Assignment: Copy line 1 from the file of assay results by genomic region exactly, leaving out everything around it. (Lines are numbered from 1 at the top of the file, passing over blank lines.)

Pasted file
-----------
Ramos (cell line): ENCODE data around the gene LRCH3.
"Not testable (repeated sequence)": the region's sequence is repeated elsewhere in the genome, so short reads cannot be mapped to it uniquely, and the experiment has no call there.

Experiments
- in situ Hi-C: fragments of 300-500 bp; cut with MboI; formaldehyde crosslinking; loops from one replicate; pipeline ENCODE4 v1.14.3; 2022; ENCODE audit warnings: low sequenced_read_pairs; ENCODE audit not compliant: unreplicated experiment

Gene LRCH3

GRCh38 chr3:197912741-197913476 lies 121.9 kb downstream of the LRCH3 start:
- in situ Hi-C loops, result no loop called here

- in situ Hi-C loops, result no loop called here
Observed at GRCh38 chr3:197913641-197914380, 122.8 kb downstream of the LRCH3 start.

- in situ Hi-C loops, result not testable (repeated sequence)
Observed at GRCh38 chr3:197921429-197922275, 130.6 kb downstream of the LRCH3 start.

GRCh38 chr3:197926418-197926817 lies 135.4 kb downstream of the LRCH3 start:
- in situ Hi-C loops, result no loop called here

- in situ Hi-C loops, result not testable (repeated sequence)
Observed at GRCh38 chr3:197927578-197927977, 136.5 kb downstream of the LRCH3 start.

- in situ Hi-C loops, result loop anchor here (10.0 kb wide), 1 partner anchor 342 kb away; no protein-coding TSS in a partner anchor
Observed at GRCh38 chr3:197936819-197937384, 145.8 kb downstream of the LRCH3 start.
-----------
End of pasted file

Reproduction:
Ramos (cell line): ENCODE data around the gene LRCH3.